Dallisgrass is a fast growing perennial used primarily for pasture. See Establishment Guidelines for Grasses for seeding details. Yields of dallisgrass are similar to Argentine or common bahiagrass. It has smooth leaves, a deep root system and grows in clumps of few to many stems. Numerous leaves occur at the base of the plant, but few leaves are found on the stems. The slender stems tend to droop when seedheads develop.
Dallisgrass is adapted to low, moist areas and also produces well on fertile uplands. Though dallisgrass is not recommended for new plantings, it is a common species in pastures and can be managed for forage production. A legume, such as one of the recommended white clovers, can be grown with this grass to improve forage production and quality.
Another management concern is dallisgrass’s susceptibility to an ergot infection of the seedheads. Livestock that consume dallisgrass infected with ergot can develop dallisgrass staggers (dallisgrass poisoning). Dallisgrass staggers is common in pastures that contain large amounts of dallisgrass.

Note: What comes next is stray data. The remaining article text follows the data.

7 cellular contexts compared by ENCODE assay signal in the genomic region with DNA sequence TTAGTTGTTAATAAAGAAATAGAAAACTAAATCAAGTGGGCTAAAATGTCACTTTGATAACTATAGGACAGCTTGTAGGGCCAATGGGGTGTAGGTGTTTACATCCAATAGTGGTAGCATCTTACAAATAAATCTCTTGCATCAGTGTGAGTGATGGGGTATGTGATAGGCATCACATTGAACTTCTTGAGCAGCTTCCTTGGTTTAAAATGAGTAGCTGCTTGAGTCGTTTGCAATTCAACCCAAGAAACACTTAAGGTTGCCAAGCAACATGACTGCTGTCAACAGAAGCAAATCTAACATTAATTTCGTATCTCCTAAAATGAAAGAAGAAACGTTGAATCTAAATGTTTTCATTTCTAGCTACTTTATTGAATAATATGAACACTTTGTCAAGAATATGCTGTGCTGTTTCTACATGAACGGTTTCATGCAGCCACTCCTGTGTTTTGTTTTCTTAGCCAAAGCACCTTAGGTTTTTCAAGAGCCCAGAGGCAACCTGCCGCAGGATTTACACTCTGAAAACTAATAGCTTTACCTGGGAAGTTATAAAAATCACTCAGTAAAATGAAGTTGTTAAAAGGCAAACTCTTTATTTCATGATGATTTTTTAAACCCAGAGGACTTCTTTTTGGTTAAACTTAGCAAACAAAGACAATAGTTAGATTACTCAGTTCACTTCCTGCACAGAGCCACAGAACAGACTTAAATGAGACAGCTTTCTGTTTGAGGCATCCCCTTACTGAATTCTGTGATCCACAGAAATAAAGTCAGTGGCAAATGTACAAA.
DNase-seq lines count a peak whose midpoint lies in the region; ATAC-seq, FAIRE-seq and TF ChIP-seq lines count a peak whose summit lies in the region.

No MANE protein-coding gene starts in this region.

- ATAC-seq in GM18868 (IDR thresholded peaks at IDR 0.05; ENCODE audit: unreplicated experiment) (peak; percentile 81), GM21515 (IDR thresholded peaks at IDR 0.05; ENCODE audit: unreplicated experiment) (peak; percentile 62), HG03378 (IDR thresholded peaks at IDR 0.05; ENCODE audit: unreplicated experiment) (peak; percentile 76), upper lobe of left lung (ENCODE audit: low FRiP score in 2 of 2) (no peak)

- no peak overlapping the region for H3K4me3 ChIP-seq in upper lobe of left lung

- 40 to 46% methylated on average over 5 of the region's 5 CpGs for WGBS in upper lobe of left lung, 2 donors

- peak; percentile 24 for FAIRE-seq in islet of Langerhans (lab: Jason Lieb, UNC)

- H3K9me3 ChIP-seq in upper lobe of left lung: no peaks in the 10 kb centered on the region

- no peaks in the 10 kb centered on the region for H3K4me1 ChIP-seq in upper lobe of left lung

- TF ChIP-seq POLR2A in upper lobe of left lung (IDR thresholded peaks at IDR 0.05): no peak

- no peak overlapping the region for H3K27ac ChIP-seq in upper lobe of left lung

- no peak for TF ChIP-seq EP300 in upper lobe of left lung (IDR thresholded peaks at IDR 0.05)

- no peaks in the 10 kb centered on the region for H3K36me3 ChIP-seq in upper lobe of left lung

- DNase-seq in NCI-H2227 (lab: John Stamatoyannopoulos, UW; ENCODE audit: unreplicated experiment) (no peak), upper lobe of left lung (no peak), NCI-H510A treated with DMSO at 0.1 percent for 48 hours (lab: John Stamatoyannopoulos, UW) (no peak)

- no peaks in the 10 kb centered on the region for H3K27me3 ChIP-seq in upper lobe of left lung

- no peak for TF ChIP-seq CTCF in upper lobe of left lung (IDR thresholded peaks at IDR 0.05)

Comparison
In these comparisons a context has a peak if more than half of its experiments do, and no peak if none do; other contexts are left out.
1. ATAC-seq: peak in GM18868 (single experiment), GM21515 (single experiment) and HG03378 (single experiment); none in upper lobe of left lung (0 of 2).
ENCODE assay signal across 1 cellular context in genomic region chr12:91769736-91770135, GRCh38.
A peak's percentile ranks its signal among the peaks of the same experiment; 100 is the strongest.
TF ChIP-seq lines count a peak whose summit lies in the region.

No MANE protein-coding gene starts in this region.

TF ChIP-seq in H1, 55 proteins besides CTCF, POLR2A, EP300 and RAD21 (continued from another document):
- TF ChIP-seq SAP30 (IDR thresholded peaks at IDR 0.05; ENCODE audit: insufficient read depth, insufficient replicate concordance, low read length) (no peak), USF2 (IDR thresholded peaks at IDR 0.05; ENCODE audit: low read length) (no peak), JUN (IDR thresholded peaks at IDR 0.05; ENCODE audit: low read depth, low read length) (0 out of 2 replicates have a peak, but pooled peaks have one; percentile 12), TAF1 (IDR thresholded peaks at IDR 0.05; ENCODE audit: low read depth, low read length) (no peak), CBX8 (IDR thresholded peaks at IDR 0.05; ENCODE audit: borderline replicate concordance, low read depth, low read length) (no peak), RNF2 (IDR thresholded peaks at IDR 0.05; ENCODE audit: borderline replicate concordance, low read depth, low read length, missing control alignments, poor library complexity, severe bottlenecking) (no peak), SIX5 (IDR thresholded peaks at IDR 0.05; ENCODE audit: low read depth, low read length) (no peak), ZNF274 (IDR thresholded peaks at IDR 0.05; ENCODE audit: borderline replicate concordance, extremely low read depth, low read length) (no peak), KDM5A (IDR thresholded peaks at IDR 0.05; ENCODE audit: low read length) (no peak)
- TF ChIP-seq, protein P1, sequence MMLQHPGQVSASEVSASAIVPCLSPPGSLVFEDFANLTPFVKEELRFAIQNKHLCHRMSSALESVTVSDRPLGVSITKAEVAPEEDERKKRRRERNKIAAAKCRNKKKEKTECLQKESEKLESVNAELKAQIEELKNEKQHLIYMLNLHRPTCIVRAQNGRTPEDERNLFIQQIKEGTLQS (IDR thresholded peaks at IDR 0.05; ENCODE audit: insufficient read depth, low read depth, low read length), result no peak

Animals afflicted by dallisgrass staggers have uncontrolled twitching, make sudden movements, are easily spooked, and will often run when startled. In many cases, the animals will become so spooked that they will attempt to run through or jump fences or panels and may hurt themselves or persons that happen to be in the wrong place at the wrong time. Death from dallisgrass staggers is rare but it can cause death indirectly (e.g., drowning in a pond, falling off of a steep slope, etc.). In the most severe cases, however, the animals will go down, convulse, and even die. The only treatment is to remove the animals from the affected areas and provide them with an alternative forage/feed source. Usually, if the toxins are removed from the diet and the animals are safely confined, recovery from the poisoning can be complete.